Timing of information delivery
The big, baddest one: your A1 story can be tweeted out once, and your audience may not even see it. By being a physical thing, a paper presents what is determined most editorially important for the start of the day, presenting some sort of “this is important” no matter what time you pick it up. You can’t guarantee that anyone will see your A1 cover story whenever they pull out their phone during something like their commute, largely because your social media team can’t account for everyone’s readership habits.
Other share factors
To get seen and beat the amount, speed and timing of info problems, your piece needs to get a substantial amount of shares, and it needs to do so over time. This is in order to accomplish being visible in the feed throughout a day whenever someone accesses that feed.
That’s something you can’t guarantee– content is king, but some important topics may not be. Foreign policy, for instance, doesn’t seem like it would naturally get a lot of retweets from the general public. And without getting a number of shares, the only way to do that is to tweet it out all the time. Depending on the medium, that may not even work (Facebook’s EdgeRank changes, anyone?), and you’re still banking on hitting people at the right times (even when they’re day fluctuates from the norm, as I know at least mine can).
Take a look at these tweets from @washingtonpost this morning.
Even when just looking at all of its posts at once, which one is the A1 story? Which one should I definitely be reading?
This isn’t to say that we should just pick up a newspaper and forget about social media, or only focus on something like tablets. This is worthy of discussion because the side door to your content may actually be the main door for some. And in either view, it’s a different kind of door we don’t yet know how to open to what’s “important” (I recognize some things are less important for some some individuals, but it’s a fair case to say that some knowledge is good for an informed civic body. Of ten times, you find that sort of thing on a front page of a newspaper, or at least the preferable real estate.)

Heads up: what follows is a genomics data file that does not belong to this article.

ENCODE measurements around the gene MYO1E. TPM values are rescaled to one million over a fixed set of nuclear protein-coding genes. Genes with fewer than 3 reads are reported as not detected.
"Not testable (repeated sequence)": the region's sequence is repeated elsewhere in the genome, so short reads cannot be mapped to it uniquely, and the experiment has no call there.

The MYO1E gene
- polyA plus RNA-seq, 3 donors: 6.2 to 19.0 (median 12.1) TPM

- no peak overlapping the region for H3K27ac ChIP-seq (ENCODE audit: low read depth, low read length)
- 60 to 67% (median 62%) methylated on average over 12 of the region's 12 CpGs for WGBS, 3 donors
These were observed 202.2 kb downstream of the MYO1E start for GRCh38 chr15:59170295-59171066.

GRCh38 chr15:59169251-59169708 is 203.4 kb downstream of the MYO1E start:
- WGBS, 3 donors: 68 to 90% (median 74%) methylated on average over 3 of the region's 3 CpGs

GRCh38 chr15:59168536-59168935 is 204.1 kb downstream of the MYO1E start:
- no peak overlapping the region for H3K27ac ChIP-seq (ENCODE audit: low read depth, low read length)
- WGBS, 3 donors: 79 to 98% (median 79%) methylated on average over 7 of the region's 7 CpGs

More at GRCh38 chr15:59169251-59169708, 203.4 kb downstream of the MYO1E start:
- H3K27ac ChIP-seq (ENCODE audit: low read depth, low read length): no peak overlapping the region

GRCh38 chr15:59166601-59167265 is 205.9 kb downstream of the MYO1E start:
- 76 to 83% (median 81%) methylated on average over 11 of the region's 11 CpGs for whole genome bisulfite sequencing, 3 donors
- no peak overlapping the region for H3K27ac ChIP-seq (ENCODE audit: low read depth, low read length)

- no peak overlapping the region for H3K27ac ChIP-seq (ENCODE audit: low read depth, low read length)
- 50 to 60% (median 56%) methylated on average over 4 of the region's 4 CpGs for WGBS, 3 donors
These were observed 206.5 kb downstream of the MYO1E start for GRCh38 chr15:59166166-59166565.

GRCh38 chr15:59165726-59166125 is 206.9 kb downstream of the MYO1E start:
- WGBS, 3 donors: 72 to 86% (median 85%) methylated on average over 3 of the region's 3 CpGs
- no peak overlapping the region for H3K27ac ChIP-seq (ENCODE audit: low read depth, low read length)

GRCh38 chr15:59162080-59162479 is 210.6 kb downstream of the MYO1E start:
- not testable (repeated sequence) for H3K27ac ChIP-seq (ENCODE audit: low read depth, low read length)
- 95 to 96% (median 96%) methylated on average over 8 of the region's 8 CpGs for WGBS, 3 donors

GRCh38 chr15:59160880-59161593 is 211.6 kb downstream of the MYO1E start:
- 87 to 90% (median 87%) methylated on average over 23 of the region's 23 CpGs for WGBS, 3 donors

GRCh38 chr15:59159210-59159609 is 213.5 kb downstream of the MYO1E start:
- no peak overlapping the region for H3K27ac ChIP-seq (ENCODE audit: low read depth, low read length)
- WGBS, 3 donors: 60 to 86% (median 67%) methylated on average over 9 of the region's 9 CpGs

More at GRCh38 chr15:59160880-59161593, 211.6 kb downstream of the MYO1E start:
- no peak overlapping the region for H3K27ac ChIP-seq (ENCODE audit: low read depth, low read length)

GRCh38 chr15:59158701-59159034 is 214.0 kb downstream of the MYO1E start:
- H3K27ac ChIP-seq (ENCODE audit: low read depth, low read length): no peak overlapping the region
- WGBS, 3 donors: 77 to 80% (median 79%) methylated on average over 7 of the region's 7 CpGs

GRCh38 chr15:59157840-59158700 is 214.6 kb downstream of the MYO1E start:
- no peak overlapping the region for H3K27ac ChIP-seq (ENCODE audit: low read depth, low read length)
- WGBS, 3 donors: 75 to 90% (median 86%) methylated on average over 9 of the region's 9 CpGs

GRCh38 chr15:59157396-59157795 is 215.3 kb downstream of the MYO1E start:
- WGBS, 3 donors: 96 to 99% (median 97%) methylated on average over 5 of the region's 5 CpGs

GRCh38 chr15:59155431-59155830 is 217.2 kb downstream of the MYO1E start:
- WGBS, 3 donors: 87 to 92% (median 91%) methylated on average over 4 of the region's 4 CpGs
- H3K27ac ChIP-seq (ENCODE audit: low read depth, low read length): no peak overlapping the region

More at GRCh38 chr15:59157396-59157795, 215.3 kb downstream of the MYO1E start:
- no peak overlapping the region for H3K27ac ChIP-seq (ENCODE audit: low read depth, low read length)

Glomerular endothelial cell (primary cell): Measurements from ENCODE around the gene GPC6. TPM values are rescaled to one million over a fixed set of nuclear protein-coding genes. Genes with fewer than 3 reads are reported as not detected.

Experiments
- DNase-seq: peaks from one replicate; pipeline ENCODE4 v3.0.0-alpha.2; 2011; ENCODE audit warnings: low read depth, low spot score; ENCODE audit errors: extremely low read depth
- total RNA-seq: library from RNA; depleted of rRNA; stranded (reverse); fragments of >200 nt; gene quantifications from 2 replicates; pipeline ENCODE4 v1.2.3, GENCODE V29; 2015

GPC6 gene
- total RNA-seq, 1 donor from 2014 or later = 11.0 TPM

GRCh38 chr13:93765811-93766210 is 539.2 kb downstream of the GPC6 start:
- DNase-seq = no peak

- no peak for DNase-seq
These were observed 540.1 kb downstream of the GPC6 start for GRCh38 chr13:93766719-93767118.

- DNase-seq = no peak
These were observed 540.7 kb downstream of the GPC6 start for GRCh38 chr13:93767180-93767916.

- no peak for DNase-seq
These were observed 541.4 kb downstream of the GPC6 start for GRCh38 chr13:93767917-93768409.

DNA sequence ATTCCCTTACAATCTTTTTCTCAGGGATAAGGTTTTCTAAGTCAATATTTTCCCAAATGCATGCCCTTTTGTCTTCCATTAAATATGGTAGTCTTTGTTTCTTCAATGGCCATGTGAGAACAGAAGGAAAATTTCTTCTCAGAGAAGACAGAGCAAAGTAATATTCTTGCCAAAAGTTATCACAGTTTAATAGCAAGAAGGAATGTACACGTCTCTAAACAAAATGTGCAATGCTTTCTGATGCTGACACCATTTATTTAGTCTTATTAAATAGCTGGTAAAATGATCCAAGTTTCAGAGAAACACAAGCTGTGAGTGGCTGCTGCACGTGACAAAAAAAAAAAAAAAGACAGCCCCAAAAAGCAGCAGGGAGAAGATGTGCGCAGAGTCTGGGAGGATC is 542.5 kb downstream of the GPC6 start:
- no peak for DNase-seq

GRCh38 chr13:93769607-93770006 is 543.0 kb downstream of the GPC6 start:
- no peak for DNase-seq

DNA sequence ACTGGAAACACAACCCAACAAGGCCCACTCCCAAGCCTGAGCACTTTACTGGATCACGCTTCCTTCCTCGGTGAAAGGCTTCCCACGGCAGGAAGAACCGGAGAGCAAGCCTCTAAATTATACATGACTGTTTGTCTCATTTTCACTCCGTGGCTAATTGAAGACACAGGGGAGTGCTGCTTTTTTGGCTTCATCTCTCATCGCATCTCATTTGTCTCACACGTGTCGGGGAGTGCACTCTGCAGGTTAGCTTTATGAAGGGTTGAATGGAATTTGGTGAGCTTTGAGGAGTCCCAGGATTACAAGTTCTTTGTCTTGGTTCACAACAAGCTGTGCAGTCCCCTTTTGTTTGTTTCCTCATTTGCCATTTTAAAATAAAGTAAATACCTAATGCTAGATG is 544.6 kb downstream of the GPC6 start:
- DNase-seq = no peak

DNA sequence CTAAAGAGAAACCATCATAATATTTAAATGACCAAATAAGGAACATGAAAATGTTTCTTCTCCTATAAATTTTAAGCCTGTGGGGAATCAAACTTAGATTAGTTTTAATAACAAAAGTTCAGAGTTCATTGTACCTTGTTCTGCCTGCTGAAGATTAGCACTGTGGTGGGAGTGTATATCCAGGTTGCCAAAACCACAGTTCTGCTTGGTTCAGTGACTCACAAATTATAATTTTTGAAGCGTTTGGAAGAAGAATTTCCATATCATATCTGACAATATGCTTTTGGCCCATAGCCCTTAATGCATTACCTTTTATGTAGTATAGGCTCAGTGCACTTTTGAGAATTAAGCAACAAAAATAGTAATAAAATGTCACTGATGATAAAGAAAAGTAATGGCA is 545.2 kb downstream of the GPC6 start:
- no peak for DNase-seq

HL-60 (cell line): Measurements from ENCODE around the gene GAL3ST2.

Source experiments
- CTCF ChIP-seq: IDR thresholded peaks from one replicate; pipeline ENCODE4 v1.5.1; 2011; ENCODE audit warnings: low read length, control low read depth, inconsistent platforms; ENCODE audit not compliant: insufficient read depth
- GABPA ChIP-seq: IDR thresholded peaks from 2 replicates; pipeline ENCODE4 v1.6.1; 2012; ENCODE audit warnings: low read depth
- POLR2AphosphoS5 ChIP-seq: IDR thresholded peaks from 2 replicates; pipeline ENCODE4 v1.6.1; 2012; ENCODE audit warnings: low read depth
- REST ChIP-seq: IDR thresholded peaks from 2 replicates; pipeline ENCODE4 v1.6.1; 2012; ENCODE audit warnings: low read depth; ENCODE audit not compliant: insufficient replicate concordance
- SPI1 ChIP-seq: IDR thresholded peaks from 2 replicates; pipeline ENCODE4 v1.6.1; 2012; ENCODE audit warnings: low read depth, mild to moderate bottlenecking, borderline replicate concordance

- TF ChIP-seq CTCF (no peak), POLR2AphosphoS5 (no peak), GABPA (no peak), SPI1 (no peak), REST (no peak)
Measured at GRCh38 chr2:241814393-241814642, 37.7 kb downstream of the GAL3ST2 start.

I’d be remiss to not note here that the large pro of Twitter (and any digital media, really) is that it lets you change what is the most important during the day, allowing you to pivot from what was physically printed. This is a great tool, but even then, how do you weight what has become important? And does it really become “more” important, simply because it’s newer?
Do you bank on folks noticing the topic coming up in more than just your posts? Do you just use “Breaking” to denote what has become important? Does doing that bury something on the front page which is still important, but not really breaking? You’re doing your editorial team a disservice if distinctions are not recognizable, and accessible.
A suggestion to play with: Consider just noting what tweet is on your A1. If text is a UI, this may be a way to indicate to your social media-only / social media-mainly readers what is editorially most important to read. Perhaps something as simple as that, in an information-overloaded landscape, can help sway or nudge readers to care and pay attention to your preferred journalism of substance, instead of “The Twitter Narrative” or just an in-the-moment meme.